In my mind, it was not a bad indication for CT. The ordering physician was at a loss when the results came back. Granted, the results were not the desired ones – and that has happened before and will happen some times. But if you take 100 cases with histories similar to hers, how many times will we get those results instead of no plaque or minimal plaque?

    If the Dr. thought the plaque was concerning, he should have done a nuclear stress test, not jumped to cath.

  10. I have to say the first line of this publication is irresponsible and negligent–CCTA in patients with a low pretest risk of coronary disease wastes resources and can even lead to horrendous outcomes…this is an evidence-based medical forum not a sensationalized tabloid.

    In my opinion, CCTA was the correct diagnostic tool when considering the patients background: age (52), gender (female), weight (obese), previously diagnosed with hypertension, and presenting with acute atypical chest pain. How often do we read, hear, and even see patients who fit this description have AMI’s in the ER or on the way to it. Also, how many have been prevented because of the quick diagnostic ability of CT.

    I agree with Dr. Kirsch, a perfusion test should have been used to rule out any ambiguity; instead the physicians (again in my opinion) were overzealous and created a snowball effect. But to publish this as if it’s the norm caused by overutilization and risk stratification is misinterpreting the chain of events.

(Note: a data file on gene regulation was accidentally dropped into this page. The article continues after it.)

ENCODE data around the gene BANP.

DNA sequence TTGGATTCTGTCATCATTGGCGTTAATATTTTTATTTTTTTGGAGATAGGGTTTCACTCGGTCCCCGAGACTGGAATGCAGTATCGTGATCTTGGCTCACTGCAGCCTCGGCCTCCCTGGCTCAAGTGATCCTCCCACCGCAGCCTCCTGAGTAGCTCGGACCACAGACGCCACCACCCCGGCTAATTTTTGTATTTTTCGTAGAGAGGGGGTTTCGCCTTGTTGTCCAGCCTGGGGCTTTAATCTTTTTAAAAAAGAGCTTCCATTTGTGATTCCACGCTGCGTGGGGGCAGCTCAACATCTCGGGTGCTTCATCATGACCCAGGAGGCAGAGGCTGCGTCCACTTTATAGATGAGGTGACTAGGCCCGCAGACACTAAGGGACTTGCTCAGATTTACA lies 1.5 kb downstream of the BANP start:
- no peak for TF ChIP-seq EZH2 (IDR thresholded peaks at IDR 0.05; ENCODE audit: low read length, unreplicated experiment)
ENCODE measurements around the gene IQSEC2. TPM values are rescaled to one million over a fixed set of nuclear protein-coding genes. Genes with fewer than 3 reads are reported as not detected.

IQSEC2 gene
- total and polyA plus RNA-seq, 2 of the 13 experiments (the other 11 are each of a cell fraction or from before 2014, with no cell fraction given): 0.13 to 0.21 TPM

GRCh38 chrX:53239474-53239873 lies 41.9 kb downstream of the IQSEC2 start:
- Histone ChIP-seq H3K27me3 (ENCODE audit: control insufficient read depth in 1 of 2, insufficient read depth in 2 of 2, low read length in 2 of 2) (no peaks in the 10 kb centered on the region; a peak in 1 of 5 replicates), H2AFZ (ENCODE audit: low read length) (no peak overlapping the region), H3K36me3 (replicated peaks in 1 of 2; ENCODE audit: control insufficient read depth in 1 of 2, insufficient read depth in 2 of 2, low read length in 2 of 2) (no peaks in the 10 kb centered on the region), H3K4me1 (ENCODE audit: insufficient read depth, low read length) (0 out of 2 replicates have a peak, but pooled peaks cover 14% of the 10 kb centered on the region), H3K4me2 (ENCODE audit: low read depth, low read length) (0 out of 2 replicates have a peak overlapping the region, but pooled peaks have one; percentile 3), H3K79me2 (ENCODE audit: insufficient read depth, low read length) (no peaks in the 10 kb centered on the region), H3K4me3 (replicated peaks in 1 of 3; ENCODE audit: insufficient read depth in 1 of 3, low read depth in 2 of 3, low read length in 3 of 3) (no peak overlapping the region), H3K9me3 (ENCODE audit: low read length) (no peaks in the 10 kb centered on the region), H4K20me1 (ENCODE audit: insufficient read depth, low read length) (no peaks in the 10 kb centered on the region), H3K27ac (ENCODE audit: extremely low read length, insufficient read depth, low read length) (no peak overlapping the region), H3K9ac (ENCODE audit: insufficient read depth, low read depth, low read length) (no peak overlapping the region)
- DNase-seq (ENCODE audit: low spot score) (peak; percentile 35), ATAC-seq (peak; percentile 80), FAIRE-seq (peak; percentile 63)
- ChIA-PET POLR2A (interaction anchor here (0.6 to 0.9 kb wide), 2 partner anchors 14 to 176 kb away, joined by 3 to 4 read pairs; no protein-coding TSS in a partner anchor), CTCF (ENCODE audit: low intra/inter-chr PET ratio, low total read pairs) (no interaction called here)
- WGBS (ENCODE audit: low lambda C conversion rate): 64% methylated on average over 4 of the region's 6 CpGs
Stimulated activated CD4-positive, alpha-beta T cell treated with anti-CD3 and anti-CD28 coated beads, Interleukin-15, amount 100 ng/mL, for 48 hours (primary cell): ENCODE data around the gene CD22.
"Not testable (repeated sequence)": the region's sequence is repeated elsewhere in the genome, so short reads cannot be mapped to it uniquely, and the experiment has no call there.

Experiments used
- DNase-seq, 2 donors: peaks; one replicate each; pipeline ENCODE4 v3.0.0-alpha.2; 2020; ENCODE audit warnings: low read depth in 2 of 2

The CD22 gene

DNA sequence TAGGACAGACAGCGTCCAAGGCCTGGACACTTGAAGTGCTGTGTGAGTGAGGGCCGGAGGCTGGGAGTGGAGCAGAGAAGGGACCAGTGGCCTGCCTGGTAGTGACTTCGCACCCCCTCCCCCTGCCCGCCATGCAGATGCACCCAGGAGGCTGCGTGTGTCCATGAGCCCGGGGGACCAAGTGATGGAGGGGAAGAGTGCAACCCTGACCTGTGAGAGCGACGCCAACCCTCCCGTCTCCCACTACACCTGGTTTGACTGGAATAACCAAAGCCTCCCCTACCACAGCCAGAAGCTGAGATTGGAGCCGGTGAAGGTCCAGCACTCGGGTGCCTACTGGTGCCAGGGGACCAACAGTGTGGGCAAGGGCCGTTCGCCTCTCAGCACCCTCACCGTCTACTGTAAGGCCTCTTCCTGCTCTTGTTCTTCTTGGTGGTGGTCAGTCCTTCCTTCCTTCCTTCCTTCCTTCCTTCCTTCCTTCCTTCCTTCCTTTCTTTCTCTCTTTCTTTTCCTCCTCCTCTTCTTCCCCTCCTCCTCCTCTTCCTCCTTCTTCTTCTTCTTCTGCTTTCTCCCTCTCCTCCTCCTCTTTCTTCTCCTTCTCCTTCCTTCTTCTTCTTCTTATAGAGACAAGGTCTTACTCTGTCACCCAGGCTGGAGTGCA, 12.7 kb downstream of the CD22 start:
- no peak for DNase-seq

11. Diangose Heart Diseases from Face

    I am now studying Chinese medicine to treat heart diseases. The first step I’m studying is to read heart disease by face (facial recognition), based on the theory of Yellow Emperor-a classic medical book which was published 2,500 years ago. I have been trying this on my patients, and it seems very accurate.

    To further improve my practice, I find photos of faces online to test myself. The following are some photos of Mr. Bush. I think he has obvious heart disease from those photos, and suggest him for further prevention or treatment. However, I obviously do not have case documents of Mr. Bush to verify. Do you have any information about it? Or send other photos of faces for me to practice. Thank you!

  12. It is difficult to recommend any specific intervention of further testing without looking at the images first, but what would be the utility of perfusion testing in this situation? If the CT scan identified an obstructive plaque in a patient presenting with unstable angina, the appropriate next step is cardiac catheterization. If the plaque is non-obstructive, and the symptoms are then due to non-cardiac chest pain, no further testing is required and patient should get appropriate medical therapy for non-obstructive CAD with risk factor modification. An MPI study would only be useful, if the CTA was truly non-diagnostic. In an obese female, a SPECT study probably has a higher risk of non-diagnostic than a CT scan. So if there was some ambiguity, proceeding to cardiac catheterization is not unreasonable. Again, it’s difficult to judge without knowing all the circumstances of the case, but I would not jump to conclusions here. I do not see any obvious malpractice here.